Despite measures, Thamel’s night life plan put on holdPlans to run Kathmandu’s tourist hub Thamel around the clock have hit a snag as local administration has asked for more time to do homework while sine qua non for a proper night life are lacking.
Plans to run Kathmandu’s tourist hub Thamel around the clock have hit a snag as local administration has asked for more time to do homework while sine qua non for a proper night life are lacking.
Hopes of partygoers and tourists were high as Thamel entertained them throughout the night of New Year’s Eve. But Kathmandu District Administration Office has said it needs more time for inspecting the physical underpinning of the area.
On December 28, newly-appointed Chief District Officer Ram Krishna Subedi had told local businessmen that Thamel does not have adequate prerequisites, including security, and asked for till mid-January for an official decision on the matter.
But entrepreneurs say they are ready to keep their shutters open all night long. President of Thamel Tourism Development Council Ram Sharan Thapaliya said works on developing infrastructure are ongoing.
“We have installed 30 closed-circuit cameras around the area, footage from which is under surveillance from police,” he said. “Works are underway for installing solar lamps.”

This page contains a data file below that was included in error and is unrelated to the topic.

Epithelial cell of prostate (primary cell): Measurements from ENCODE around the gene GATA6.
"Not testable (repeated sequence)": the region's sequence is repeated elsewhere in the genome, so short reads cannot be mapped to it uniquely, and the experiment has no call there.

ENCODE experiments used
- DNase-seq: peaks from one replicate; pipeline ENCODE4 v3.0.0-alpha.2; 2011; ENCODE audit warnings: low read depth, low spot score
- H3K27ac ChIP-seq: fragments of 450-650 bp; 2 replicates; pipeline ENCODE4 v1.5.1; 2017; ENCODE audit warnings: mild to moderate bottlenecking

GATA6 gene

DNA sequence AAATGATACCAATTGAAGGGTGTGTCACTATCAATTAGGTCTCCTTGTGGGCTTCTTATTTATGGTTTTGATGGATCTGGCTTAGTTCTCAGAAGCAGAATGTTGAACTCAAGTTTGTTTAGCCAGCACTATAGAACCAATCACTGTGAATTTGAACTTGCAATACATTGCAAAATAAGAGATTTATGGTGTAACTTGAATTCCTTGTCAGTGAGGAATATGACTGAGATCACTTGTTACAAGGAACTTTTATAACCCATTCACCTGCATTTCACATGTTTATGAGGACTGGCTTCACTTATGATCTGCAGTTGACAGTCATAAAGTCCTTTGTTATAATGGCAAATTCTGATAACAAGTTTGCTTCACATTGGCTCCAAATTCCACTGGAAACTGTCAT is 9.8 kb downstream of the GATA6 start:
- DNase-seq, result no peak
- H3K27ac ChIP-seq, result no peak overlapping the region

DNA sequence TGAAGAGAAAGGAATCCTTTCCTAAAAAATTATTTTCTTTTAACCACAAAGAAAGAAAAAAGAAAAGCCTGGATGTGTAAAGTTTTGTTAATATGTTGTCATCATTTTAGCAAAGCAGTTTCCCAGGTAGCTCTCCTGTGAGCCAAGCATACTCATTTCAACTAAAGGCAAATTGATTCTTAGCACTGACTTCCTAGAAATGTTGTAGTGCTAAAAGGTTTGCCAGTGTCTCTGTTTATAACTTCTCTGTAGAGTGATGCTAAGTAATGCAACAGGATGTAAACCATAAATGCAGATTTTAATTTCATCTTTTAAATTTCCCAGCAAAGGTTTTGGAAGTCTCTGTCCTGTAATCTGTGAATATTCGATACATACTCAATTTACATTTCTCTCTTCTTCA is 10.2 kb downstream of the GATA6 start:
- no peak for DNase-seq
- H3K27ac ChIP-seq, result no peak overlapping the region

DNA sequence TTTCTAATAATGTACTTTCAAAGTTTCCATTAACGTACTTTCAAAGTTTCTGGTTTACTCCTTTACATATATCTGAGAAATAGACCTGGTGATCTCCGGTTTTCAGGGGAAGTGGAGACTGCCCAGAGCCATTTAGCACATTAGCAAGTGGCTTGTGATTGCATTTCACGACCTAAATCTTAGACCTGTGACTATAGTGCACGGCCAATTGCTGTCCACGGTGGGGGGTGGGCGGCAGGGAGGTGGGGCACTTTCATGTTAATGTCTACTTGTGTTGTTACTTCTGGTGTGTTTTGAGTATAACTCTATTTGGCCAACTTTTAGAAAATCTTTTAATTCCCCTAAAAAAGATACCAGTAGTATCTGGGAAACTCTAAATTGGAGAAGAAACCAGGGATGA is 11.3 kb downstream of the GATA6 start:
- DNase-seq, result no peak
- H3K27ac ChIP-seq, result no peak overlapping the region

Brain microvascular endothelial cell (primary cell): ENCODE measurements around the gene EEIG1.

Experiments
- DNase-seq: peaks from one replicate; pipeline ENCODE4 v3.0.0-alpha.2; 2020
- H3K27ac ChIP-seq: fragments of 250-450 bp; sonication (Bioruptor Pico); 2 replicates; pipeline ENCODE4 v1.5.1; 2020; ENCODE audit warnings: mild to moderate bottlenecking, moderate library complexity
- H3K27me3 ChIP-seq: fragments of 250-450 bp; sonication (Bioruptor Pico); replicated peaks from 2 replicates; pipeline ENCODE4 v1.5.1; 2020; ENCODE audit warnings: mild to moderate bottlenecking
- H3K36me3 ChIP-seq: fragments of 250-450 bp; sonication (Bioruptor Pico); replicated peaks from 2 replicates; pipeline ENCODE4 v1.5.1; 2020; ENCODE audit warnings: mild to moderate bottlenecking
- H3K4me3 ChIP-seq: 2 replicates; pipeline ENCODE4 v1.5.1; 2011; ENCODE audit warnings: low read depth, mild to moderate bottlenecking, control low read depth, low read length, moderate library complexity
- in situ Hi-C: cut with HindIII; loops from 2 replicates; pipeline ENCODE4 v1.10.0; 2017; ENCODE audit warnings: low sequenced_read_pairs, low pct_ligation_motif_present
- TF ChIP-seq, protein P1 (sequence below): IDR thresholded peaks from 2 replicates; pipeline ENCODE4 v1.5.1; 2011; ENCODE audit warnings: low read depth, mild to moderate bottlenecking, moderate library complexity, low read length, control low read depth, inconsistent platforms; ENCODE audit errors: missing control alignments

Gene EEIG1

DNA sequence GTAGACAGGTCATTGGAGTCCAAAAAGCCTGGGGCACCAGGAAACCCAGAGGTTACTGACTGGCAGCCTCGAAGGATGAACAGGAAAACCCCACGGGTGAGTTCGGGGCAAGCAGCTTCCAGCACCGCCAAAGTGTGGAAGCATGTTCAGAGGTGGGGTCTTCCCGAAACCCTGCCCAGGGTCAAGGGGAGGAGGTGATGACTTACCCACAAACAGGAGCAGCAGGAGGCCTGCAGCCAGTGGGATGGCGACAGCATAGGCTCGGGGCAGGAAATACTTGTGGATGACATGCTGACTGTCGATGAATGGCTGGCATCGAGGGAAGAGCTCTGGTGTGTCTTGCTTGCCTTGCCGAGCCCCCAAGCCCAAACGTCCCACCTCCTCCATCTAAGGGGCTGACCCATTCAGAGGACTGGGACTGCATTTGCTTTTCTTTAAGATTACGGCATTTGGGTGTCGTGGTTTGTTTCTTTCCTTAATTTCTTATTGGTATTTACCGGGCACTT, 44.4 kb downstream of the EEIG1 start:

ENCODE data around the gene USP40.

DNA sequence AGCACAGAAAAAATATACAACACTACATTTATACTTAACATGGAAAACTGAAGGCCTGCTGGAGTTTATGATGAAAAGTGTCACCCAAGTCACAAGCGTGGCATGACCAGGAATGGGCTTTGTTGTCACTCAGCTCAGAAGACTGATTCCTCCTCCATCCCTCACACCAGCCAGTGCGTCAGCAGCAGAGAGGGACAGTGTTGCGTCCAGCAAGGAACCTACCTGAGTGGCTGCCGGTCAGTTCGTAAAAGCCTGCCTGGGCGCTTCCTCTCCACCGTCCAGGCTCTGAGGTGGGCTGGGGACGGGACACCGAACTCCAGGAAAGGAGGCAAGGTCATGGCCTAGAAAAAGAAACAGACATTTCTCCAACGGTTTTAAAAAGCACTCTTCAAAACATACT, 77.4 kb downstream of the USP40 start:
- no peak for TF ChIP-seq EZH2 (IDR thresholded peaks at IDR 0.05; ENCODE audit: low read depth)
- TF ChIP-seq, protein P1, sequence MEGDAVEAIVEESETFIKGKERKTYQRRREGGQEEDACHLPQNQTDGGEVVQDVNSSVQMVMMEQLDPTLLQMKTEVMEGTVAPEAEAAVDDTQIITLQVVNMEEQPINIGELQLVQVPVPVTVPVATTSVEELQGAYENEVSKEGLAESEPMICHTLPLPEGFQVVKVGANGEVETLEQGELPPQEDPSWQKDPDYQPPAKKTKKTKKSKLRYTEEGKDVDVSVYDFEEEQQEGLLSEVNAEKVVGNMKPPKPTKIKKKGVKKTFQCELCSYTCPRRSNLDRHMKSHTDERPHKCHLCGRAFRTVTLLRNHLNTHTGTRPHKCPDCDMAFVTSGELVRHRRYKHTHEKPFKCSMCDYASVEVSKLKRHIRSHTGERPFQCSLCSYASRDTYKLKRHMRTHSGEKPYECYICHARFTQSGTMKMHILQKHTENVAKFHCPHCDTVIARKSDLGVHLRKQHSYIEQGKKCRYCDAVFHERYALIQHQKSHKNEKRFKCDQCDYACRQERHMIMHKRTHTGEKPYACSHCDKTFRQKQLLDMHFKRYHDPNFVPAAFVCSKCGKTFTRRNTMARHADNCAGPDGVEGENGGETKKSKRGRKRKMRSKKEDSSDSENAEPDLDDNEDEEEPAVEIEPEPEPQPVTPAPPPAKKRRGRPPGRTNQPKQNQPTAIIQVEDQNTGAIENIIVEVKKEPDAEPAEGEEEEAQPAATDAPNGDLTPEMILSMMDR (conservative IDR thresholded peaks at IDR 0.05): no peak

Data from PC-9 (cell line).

According to the council, around 4,000 traders currently run 18 types of businesses in Thamel. Diner’s restaurants operate till 10pm, dance bars and live music restaurants till midnight while discos open till 2am.
“Around 300,000 people, who are directly employed by these establishments, will be benefitted if the opening hours are extended till 4am,” Thapaliya said. “Some 1,000 homeowners will also benefit as this will increase in their property value.”
Tourism data shows more than 80 percent of foreign tourists who land in Kathmandu visit Thamel. Of late, locals have outnumbered foreigners as prime customers in Thamel at night.
But there are challenges to overcome. Thamel is considered a main destination for prostitution and drugs in the Capital. Also, Nepal has no proper mechanism to prevent people under “legal age” from entering bars.
Tackling these issues, tourism experts say, will go a long way in landing more tourists in Nepal.
Around 800,000 foreign tourists visited Nepal in 2011 but the number plunged by more than half in 2015. Tourism entrepreneurs believe adding nightlife to Valley’s attraction will bring back tourists.